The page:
In his statement, Chema insisted that "there is absolutely no connection or relationship" between Channing's departure and the McElroy suit.
Actors Summit's production of The Glass Menagerie runs through November 9. The play might be good. It might also suck. Unfortunately, we can't tell you which, because the theater has issued an embargo on Scene critics at its shows.
It appears that artistic director Neil Thackaberry isn't fond of our lovable theater critic, Christine Howey, who's known to praise and pillory with equal enthusiasm. "She attacks with a viciousness that's beyond the pale," says Thackaberry. "After some of her reviews, I've actually had people call me up to apologize."
Howey's score sheet from last season included a pick and two pans of Actors Summit shows. The highlights:
· Picnic: "There are so many small delights . . . It's worth packing a hamper for the trip to Hudson."
· The All Night Strut: "It has never been produced with so little talent or charm as this current effort displays."
· Suds (directed by Thackaberry's wife and starring his daughter): "The problem . . . is the relentless omnipresence of the Thackaberry family."
Okay, so Punch holds the belief that any insult not involving your mother's anatomy meets the standards of polite society. But these are sensitive theater guys. They have feelings.
"I have no interest in subjecting our actors to the kind of vitriol that seems to be her stock in trade," Thackaberry says. "We're not going to provide the hammer."
Parole Board wisdom
The Ohio Parole Board is notoriously stingy in dispensing freedom to inmates. So on those rare occasions when it actually does, its lack of practice is evident.
Consider the cases of Trumbull County Correctional inmates Darius Baker and Michael Swiger. Both were sent to prison for manslaughter in 1989. Both were eligible for parole this fall and had hearings on the same day. Baker killed a man. Swiger's brother killed a man, but Swiger helped hide the body ("Brother's Keeper," September 10).
Baker was sent to the hole several times for brawling with other inmates, most recently in July. Swiger was a model convict. Yet the board decided that Swiger would have to wait 14 months till his release. Baker was granted immediate parole.
Mere days before he was to walk out of Trumbull a free man, Baker choked another inmate with a belt, earning himself another trip to the hole and leaving the Parole Board to reconsider the quality of its judgment.
God's midnight wrath
Nothing seems to freak out the faithful like homos. So as Cleveland Heights activists canvass the city in support of a same-sex couples registry, the freaked come out at night.
Someone has been leafleting the town during the wee hours, warning of a grand apocalypse should the November 4 referendum pass. Homosexuality is passed on through "rape" and "seduction," one anonymous flier notes -- "young boys with low self esteem being seduced into this act and then lifestyle." The flier also attributes floods in Ohio and cricket infestations out west to God's wrath over acceptance of gays.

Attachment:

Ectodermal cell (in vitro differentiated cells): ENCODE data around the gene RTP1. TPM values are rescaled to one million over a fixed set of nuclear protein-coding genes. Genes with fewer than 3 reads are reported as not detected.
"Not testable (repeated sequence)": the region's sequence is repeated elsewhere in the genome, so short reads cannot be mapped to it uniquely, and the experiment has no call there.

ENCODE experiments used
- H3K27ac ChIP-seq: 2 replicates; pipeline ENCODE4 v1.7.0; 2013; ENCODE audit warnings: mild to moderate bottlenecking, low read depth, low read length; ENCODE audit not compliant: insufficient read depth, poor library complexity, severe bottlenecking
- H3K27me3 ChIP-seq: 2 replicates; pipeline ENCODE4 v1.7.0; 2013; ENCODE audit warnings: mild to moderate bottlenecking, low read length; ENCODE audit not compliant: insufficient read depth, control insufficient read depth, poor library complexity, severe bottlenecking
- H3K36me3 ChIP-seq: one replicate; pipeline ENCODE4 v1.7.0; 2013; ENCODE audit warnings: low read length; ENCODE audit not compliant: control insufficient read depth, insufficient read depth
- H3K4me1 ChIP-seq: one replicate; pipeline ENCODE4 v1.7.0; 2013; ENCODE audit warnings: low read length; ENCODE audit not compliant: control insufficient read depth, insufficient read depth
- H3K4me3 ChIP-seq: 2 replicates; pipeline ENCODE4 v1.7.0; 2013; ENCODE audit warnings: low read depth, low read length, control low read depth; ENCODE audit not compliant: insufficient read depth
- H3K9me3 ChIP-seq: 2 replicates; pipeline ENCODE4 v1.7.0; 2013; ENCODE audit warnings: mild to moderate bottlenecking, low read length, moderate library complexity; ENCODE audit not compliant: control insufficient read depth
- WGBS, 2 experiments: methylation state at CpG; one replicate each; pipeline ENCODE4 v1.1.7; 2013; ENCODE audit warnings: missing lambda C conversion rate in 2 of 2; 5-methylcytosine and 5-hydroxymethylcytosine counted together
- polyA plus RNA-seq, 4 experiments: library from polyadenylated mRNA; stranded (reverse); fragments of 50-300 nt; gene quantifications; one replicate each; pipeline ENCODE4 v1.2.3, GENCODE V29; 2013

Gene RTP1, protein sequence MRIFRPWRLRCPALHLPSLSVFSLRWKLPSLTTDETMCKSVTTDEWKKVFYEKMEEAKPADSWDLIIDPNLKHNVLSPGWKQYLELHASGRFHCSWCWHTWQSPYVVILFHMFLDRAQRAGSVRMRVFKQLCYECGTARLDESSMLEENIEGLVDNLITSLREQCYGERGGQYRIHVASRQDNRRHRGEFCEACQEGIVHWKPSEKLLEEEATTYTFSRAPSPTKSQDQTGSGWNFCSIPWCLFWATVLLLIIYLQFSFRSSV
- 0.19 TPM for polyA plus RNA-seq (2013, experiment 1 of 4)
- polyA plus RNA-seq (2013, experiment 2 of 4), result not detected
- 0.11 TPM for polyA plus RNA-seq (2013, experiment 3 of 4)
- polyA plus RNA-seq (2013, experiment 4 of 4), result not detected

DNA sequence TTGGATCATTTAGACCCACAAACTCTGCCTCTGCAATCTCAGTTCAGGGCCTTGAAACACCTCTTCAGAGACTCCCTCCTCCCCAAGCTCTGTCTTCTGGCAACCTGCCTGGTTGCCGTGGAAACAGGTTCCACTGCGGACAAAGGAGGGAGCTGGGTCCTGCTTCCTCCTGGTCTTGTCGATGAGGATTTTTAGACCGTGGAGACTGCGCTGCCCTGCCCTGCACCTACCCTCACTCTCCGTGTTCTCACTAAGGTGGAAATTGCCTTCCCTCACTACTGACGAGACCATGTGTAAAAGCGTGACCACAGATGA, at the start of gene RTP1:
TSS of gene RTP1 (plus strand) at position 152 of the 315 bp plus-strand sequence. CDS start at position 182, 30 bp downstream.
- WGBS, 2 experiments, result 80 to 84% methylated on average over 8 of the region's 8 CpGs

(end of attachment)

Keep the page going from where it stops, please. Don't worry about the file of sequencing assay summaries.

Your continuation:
The document is signed only "Mission for Cleveland Heights." But its cheery tone and bold claims reminded Punch of the Cleveland Heights Families First Initiative. The group's website, chffi.org, also contains no names. Yet on the eighth day God created Google, and thus Punch was able to trace the site to one Tracie Moore.
While speechifying against the registry at an August City Council meeting, Moore described herself as a "scientist." But Punch could find no evidence of a scientist named Tracie Moore. Punch did find Moore's phone number, yet our thirst for learning went unquenched, when she never called back.
Too bad. If she happened to be out on a midnight leafleting campaign, Punch was hoping to invite her in for some brewskies and reruns of Queer Eye.
Better living through leaving
Drew Carey and Halle Berry are living proof that good things happen to Clevelanders who drop out and skip town. Now Ann Donahue provides further evidence.
As the co-writer of CBS's highly rated C.S.I. and C.S.I. Miami series, the former Clevelander was recently rewarded with a contract that could pay as much as $20 million -- the most ever paid to a female TV-drama writer.
It's a sweet purse for Donahue, who grew up here and in Cincinnati, but fled Ohio for L.A. She began as a legal assistant at a TV studio and eventually notched writing credits that included China Beach, 21 Jump Street, and Murder One. C.S.I., which she writes with Carol Mendelsohn, is TV's top-rated show; C.S.I. Miami is No. 7.
Her secrets to success? Ditching Cleveland and keeping mum about her career aspirations. "When you're in Ohio," she told The New York Times last week, "you don't really tell people you want to be a writer." Words to live by -- preferably in a beach house on the coast.